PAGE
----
Essays in price discrimination and regulation
Author(s)Moshary, Sarah N. S. (Sarah Nazpai Schwartz); Illanes, Gaston
Massachusetts Institute of Technology. Department of Economics.
Glenn Ellison, Nancy Rose and Paulo Somaini.
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Chapter 1 studies price discrimination in advertising sales to Political Action Committees (PACs) in the 2012 Presidential Election. These groups have grown rapidly - expenditures neared $500 million in the 2012 presidential election - and their effect on elections depends on regulation and its interaction with imperfect competition. While the government tightly proscribes station behavior vis-a-vis official campaigns, it does not protect Political Actions Committees (PACs). Television stations potentially wield considerable power to shape access to the electorate. Using novel data on prices paid for individual ad spots from the 2012 presidential election, I find PACs pay a 40% markup above campaign rates, and that there are differences in prices paid by Republican and Democratic groups for indistinguishable purchases. I then develop and estimate a model of political demand for ad spots, exploiting misalignments of state borders and media markets to address potential price endogeneity. Findings indicate that pricing to PACs reflects buyer willingness-to-pay for viewer demographics. Chapter 2 investigates spillover effects of regulation protecting campaign advertising purchases, a most favored nation clause. This regulation guarantees campaigns the lowest rate received by any advertiser, incentivizing stations to sell less airtime to commercial advertisers to buoy campaign prices. Using spot-level data on presidential campaign advertising purchases from 2012, I find that campaign ad prices drop following the institution of rate regulation (sixty days preceding election day). I then develop a model of station price discrimination, and estimate the effect of regulation on campaign and commercial prices relative to a counterfactual without regulation. Chapter 3, co-authored with Gaston Illanes, studies the effects of potential entry on market outcomes in the context of Washington state's 2012 privatization of liquor sales. Theory indicates that entry, and even the threat of entry, plays a key role in discipling market outcomes. We exploit the post-reform licensure requirement that stores have 10,000 square feet of retail space to estimate the impact of an additional store on price competition. We compare prices and product variety in markets with stores just above versus just below the square footage cutoff.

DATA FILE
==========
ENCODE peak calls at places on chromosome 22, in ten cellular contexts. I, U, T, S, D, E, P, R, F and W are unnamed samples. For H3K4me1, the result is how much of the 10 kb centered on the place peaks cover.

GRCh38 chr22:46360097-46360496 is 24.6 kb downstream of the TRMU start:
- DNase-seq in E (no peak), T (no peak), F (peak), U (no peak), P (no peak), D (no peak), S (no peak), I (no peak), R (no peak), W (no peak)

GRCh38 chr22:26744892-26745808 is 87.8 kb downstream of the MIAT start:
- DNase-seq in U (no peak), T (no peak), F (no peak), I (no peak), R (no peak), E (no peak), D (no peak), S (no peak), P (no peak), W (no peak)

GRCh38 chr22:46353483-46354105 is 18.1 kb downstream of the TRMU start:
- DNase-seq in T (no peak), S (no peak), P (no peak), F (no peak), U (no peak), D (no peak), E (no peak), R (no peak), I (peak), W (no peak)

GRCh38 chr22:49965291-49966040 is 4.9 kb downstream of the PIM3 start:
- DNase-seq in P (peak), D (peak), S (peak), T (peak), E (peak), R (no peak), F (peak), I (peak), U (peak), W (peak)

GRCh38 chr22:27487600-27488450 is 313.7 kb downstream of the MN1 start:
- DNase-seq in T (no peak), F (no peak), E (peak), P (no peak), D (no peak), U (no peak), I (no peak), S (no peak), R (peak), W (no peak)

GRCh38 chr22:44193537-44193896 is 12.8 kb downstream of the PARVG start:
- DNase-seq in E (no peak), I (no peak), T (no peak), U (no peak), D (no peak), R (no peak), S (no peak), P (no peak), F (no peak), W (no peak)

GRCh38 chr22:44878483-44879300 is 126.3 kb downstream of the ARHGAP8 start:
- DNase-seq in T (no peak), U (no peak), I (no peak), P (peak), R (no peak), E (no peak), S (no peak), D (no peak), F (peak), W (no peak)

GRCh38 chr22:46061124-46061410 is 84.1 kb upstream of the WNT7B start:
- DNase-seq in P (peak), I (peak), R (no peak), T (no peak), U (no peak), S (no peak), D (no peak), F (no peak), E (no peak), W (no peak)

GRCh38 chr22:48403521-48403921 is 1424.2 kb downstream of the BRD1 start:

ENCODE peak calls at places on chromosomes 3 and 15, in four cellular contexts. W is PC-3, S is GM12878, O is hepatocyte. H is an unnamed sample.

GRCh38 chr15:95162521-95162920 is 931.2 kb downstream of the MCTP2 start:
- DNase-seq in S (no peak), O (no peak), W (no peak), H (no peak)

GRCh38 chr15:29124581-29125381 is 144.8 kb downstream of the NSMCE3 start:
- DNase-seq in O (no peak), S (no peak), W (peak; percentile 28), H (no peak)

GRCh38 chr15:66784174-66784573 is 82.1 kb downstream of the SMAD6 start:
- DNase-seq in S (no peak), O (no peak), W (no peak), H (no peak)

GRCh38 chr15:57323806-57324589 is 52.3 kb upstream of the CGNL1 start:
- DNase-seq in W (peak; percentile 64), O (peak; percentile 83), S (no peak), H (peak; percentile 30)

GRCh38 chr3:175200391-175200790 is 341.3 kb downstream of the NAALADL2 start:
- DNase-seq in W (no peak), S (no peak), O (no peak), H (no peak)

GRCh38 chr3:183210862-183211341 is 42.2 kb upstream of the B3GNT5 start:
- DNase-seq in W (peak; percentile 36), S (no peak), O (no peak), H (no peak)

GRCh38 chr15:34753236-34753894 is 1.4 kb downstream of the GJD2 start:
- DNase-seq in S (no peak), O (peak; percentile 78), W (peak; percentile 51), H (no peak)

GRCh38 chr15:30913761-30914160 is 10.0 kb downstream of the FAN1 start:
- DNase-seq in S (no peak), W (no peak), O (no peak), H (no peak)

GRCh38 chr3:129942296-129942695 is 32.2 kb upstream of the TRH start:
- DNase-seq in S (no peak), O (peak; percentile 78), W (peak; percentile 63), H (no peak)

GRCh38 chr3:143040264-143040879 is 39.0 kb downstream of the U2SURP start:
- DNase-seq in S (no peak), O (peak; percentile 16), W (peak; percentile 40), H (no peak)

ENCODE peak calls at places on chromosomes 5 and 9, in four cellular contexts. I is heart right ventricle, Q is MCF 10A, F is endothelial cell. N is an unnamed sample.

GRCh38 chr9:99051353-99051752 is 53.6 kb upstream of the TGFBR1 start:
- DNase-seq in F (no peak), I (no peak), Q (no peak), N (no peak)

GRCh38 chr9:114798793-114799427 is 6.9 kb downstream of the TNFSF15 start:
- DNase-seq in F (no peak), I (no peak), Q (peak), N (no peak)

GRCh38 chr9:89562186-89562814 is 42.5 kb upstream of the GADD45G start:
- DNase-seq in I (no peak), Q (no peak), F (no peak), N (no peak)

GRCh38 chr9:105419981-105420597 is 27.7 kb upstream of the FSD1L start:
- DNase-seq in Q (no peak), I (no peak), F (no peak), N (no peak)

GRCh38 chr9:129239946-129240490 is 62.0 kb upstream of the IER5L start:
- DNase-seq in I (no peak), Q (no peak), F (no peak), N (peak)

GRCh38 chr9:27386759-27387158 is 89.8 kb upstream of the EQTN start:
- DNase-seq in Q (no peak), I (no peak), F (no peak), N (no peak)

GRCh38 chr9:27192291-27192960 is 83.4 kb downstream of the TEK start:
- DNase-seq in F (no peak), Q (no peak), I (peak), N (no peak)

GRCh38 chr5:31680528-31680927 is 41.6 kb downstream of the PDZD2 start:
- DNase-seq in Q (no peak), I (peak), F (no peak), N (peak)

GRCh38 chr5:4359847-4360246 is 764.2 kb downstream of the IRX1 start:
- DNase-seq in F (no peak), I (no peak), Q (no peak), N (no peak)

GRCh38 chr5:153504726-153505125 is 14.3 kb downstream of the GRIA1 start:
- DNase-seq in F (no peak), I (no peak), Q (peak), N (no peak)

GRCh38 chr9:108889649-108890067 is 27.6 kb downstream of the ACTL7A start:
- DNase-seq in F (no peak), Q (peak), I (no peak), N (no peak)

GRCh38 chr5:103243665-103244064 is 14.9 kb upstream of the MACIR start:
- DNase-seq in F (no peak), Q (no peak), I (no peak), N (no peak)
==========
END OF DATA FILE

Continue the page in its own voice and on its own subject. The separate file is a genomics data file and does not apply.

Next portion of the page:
Thesis: Ph. D., Massachusetts Institute of Technology, Department of Economics, 2015.Cataloged from PDF version of thesis. "Chapter 3, co-authored with Gaston Illanes"--Page 2.Includes bibliographical references (pages 123-126).
DepartmentMassachusetts Institute of Technology. Department of Economics.
Massachusetts Institute of Technology